In 2008, nearly 2 million people travelled overseas to the U.S. for conferences and conventions; 6.3 million for business purposes (U.S. Department of Commerce, Office of Travel & Tourism Industries, 2008. All-in-all, millions cross borders for business and networking opportunities. Not everyone speaks English, and even those who do speak it are often able to participate more fully if services are available in their native languages. As the number of international visitors at U.S. trade shows increases, and businesses expand into new international markets, so does the use of interpreters for communicating with non-English-speakers.

What follows are tips from language services company Global Language Solutions for working with interpreters in a multilingual business or event environment.

Brief the Interpreter in Advance. It is crucial to give your interpreters relevant materials and background information in advance, as well as copies of any documents which the interpreter will be expected to render verbally. For example, do you have presentation slides, charts, or graphs that you will use in your event? Give these to the interpreter as early as possible – ideally with plenty of time for him/her to research any unfamiliar terms or clarify any unclear items.

Understand Simultaneous vs. Consecutive Interpreting. Simultaneous interpreting is when an interpreter listens to information and relays it in another language while continuing to listen. This type of interpreting is generally useful for situations when there is only one speaker at a time, such as a conference or a presentation. Consecutive interpreting is where the speaker pauses after several phrases or sentences to allow the interpreter time to relay it into the other language. Many conference and business interpreters are trained to provide both simultaneous and consecutive interpreting. For example, an interpreter may interpret in simultaneous mode during a presentation, but the Questions & Answers session that follows will be rendered in consecutive mode.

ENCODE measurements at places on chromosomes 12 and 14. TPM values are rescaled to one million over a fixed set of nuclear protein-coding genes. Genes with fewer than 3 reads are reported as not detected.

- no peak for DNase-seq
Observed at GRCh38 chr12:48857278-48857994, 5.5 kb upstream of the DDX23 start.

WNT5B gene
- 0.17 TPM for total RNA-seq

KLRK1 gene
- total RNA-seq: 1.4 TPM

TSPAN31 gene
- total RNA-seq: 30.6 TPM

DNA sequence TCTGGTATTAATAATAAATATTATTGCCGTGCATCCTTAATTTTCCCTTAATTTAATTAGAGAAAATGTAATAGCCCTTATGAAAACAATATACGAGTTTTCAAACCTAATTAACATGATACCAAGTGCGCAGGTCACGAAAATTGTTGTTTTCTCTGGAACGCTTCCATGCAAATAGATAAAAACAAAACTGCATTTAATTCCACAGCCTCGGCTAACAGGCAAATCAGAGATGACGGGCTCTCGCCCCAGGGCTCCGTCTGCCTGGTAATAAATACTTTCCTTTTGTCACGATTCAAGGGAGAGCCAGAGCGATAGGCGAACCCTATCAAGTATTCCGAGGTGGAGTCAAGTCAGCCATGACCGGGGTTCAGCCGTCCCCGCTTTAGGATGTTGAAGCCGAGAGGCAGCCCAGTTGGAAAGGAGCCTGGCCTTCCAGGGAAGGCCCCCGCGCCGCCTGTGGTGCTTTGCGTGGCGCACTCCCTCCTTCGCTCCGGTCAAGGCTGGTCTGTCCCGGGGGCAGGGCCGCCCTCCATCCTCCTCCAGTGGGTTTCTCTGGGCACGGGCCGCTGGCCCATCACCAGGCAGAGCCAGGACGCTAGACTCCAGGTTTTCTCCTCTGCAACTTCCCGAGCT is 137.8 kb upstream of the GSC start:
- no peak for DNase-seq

Will Just Any Interpreter Suffice? Simply put, no. The interpreter should be a trained, professional interpreter who is able to speak both languages fluently and free of an accent that could significantly interfere with comprehension. Also, the interpreter should be experienced or certified in your topic matter. For example, there are certifications for medical and courtroom interpreters.

Creating Sound Barriers (equipment needs). Imagine your English-language presentation is being simultaneously interpreted into four languages and your interpreters are seated with the general audience. A scenario like this can cause confusion as not only do the languages overlap, but no one can focus or hear what the presenter is saying. Avoid confusion with a sound barrier, whether it is a PLEXIGLAS® enclosure that sits on top of a table (the more affordable option) or a fully encapsulated booth with direct audio feeds for the interpreter.

Online or offline, chances are your industry, brand, and target audiences are crossing borders. For more information about interpreting services, contact GLS or call +1-949-798-1400.

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